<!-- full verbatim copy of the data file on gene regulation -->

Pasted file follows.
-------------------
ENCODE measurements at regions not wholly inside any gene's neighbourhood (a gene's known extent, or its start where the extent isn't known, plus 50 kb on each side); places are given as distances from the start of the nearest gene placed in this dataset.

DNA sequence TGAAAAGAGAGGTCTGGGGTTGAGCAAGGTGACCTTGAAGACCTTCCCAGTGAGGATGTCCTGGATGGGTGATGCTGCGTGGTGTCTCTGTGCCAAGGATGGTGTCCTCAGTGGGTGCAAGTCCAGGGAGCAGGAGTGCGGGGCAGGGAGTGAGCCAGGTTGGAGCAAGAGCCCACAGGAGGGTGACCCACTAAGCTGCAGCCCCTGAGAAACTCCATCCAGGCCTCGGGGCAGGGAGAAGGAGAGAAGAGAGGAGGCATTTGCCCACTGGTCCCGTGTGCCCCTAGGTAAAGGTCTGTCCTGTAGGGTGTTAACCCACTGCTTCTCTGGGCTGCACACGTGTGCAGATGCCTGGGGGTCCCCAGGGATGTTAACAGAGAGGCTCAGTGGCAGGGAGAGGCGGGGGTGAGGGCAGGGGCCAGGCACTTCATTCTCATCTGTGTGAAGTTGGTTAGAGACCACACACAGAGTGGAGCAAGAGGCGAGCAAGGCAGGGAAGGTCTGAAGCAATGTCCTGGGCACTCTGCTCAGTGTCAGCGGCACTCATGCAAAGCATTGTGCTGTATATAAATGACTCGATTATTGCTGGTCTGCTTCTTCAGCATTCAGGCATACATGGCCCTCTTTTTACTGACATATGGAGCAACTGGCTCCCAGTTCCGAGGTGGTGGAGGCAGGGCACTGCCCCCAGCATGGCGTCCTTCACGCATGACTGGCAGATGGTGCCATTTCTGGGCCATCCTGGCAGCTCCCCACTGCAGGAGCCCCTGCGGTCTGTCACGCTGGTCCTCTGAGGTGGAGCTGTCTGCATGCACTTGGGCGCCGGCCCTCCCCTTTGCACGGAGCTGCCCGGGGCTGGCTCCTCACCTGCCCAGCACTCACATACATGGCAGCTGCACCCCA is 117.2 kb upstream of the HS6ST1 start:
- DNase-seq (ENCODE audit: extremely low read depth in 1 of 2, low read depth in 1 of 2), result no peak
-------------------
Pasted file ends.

ENCODE measurements at regions not wholly inside any gene's neighbourhood (a gene's known extent, or its start where the extent isn't known, plus 50 kb on each side); places are given as distances from the start of the nearest gene placed in this dataset.

DNA sequence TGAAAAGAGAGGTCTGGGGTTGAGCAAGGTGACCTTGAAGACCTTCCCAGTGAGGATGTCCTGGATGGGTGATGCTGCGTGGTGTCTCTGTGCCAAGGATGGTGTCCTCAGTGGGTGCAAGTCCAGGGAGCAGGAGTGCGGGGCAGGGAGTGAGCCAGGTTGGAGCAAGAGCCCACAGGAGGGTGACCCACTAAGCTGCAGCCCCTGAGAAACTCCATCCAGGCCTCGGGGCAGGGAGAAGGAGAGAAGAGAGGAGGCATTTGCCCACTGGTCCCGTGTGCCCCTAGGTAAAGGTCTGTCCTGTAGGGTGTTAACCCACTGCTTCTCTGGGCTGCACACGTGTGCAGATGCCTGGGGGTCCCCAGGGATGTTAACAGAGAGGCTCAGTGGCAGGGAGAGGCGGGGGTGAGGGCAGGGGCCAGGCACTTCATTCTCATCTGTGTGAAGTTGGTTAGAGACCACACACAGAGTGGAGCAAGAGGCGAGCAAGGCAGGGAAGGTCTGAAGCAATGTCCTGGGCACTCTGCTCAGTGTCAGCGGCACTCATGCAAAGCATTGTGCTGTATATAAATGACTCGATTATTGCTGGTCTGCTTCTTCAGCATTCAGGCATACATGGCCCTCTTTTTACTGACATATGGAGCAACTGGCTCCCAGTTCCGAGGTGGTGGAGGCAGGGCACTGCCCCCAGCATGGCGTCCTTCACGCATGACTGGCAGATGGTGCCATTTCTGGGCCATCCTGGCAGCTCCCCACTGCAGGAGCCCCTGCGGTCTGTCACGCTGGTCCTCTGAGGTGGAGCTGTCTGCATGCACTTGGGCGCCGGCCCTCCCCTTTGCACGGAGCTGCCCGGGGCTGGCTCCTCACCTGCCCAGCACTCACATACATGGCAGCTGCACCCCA is 117.2 kb upstream of the HS6ST1 start:
- DNase-seq (ENCODE audit: extremely low read depth in 1 of 2, low read depth in 1 of 2), result no peak